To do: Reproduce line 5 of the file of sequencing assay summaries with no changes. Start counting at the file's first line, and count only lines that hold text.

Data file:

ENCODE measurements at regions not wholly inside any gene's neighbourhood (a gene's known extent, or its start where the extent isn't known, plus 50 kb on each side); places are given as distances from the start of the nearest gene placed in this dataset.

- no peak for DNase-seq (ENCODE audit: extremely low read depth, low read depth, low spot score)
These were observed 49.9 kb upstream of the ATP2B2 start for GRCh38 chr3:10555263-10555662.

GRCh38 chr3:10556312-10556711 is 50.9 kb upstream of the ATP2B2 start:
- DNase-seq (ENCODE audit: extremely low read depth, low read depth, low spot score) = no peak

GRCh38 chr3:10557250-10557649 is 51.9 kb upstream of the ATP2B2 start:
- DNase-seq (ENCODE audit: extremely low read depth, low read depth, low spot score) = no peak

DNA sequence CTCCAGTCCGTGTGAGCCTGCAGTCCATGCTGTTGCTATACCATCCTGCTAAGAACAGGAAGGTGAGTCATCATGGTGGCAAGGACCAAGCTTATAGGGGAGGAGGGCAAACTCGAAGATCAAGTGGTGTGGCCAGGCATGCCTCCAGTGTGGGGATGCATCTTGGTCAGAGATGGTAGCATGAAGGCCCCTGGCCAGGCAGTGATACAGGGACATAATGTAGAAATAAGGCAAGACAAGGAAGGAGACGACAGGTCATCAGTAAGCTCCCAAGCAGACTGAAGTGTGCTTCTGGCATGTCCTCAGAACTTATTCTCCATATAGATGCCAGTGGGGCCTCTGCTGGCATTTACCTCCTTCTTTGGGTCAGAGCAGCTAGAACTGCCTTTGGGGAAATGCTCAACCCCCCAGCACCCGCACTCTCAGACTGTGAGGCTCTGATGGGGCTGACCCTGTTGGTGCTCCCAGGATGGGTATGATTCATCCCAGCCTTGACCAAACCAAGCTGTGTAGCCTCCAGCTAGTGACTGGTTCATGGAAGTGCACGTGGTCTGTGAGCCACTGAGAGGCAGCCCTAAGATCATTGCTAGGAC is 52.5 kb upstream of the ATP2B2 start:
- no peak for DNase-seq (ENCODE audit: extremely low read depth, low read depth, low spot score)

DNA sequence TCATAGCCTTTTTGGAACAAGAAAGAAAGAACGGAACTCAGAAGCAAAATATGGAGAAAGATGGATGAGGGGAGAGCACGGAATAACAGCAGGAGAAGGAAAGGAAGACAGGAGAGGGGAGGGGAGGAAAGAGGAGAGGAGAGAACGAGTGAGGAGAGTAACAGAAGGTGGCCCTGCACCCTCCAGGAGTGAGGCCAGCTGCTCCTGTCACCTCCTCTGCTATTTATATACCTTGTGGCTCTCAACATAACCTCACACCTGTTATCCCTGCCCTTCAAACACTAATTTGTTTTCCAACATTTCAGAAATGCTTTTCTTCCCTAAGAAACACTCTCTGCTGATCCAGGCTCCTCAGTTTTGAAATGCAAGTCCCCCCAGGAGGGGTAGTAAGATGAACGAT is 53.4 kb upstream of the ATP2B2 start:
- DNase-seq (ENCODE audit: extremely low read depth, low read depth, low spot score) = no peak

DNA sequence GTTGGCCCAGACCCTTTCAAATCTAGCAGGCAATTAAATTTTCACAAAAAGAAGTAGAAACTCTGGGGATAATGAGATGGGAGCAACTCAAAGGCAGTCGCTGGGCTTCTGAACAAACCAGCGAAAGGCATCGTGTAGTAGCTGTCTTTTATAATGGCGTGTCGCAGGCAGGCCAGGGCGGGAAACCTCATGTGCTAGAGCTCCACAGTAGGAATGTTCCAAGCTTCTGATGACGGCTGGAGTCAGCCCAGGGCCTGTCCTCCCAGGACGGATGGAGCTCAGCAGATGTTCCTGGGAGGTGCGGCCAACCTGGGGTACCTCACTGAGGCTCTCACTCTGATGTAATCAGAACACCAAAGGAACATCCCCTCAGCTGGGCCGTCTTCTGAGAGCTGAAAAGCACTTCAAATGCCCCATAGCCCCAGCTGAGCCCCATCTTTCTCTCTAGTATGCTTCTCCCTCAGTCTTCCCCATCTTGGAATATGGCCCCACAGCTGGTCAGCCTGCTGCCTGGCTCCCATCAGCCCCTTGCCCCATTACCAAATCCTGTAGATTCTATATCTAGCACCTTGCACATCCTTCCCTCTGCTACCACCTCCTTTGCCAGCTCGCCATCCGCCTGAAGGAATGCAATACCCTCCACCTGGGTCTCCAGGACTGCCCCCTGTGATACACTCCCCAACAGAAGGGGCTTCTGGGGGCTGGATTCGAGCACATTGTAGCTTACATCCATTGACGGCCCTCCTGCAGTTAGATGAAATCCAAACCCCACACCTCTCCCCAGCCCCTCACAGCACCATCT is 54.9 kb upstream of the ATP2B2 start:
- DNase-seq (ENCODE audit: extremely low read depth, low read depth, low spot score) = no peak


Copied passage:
- DNase-seq (ENCODE audit: extremely low read depth, low read depth, low spot score) = no peak